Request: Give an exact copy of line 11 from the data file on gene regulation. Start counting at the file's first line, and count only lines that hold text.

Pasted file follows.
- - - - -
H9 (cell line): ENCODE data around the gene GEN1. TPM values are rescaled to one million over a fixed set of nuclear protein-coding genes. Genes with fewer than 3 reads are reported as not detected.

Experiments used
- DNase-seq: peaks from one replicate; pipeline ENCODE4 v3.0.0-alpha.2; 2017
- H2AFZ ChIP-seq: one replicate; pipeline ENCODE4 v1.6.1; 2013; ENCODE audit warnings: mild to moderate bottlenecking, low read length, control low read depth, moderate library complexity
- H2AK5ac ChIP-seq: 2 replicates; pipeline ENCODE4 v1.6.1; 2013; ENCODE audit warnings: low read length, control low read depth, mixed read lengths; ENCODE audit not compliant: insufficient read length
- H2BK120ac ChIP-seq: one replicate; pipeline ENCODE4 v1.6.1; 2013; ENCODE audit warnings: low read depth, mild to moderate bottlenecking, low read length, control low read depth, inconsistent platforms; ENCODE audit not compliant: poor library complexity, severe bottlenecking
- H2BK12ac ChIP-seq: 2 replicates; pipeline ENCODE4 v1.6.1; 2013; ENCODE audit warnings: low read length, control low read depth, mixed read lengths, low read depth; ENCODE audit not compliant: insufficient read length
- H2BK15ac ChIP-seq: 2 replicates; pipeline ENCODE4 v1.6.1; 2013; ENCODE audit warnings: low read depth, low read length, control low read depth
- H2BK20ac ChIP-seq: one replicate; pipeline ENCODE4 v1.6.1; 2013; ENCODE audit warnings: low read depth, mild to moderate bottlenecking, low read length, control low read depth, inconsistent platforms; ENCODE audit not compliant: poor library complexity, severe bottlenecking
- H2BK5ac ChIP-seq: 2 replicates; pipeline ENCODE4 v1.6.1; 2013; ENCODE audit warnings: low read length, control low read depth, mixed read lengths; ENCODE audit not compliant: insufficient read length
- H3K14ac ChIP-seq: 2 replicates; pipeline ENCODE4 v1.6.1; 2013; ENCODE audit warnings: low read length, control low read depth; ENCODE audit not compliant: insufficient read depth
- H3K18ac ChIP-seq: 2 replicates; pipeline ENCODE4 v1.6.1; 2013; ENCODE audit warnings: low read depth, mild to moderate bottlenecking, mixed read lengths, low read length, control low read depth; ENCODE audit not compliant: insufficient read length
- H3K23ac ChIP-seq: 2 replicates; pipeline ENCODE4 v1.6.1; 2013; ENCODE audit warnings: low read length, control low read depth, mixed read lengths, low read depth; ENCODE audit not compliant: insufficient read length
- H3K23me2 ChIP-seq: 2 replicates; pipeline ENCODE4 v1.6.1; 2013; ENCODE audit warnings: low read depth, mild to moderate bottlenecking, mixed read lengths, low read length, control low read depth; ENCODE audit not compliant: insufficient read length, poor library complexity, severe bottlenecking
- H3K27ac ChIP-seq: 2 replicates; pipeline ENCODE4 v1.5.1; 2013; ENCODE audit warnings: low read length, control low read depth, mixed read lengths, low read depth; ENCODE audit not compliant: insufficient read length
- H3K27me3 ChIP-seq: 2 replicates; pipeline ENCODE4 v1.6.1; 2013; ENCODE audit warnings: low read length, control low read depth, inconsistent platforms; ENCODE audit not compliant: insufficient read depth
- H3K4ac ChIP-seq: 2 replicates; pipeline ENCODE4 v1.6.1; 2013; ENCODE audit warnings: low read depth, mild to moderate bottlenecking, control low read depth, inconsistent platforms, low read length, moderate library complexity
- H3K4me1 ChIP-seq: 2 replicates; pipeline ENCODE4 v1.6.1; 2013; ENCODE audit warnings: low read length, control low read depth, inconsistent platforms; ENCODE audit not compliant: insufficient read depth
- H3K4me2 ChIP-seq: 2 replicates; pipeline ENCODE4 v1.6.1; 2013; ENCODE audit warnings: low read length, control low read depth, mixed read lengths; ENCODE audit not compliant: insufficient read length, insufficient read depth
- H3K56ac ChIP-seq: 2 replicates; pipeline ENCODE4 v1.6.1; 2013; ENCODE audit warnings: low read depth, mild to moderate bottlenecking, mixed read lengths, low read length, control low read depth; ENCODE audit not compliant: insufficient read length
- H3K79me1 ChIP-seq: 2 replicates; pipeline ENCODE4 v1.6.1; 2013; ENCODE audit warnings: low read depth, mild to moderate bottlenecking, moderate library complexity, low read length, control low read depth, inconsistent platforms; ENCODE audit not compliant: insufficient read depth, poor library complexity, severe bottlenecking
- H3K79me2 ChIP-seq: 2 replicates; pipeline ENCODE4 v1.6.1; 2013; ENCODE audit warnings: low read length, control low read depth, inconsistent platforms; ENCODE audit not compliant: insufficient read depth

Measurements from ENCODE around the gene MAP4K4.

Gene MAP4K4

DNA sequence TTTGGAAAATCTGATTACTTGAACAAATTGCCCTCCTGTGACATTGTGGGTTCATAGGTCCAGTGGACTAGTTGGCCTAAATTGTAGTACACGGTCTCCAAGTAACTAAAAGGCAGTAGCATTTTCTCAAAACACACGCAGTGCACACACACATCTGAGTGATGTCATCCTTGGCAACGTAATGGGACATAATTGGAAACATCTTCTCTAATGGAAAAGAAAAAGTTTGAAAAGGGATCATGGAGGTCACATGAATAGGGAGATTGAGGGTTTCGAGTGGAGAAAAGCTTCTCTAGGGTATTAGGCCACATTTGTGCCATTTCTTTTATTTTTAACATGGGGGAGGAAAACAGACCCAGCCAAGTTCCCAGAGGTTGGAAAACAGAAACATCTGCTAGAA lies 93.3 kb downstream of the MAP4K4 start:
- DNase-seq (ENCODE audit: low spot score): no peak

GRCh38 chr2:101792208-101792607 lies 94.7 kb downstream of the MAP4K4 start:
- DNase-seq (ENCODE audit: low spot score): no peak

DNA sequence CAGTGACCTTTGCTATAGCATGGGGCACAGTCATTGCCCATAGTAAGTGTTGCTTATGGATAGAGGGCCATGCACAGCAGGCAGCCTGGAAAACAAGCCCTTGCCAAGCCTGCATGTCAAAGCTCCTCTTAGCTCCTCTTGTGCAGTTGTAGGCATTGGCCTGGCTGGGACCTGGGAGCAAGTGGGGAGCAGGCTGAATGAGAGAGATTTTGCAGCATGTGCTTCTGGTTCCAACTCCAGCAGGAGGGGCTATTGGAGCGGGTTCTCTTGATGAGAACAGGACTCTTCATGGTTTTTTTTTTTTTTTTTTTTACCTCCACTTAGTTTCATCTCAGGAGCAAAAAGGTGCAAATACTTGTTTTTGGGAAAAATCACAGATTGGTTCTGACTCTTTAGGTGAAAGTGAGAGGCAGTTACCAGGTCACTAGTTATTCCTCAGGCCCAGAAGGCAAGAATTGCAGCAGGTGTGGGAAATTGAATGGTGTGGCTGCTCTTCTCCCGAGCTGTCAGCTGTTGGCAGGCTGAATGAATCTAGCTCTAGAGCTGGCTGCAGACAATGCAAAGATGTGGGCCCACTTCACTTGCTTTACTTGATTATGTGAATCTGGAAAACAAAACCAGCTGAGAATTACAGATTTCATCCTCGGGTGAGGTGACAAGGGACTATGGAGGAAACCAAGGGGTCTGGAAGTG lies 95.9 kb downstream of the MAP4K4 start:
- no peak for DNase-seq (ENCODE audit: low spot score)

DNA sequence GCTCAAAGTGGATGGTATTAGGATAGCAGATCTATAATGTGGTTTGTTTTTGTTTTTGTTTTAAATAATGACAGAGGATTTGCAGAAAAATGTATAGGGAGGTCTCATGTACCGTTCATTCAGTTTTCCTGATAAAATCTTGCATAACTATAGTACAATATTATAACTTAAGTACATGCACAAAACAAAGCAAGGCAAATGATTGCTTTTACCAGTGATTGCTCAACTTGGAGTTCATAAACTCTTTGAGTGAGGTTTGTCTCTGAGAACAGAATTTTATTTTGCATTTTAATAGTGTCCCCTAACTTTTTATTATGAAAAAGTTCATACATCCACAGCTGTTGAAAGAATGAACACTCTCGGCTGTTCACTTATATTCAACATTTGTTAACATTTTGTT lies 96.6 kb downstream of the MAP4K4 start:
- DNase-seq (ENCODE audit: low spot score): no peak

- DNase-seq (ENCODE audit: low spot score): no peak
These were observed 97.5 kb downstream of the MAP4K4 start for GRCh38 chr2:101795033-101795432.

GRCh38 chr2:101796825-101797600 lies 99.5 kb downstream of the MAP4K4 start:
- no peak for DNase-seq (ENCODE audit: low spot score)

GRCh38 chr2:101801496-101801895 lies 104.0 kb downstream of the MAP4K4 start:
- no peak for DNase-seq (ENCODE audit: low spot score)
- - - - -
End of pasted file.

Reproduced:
- H3K14ac ChIP-seq: 2 replicates; pipeline ENCODE4 v1.6.1; 2013; ENCODE audit warnings: low read length, control low read depth; ENCODE audit not compliant: insufficient read depth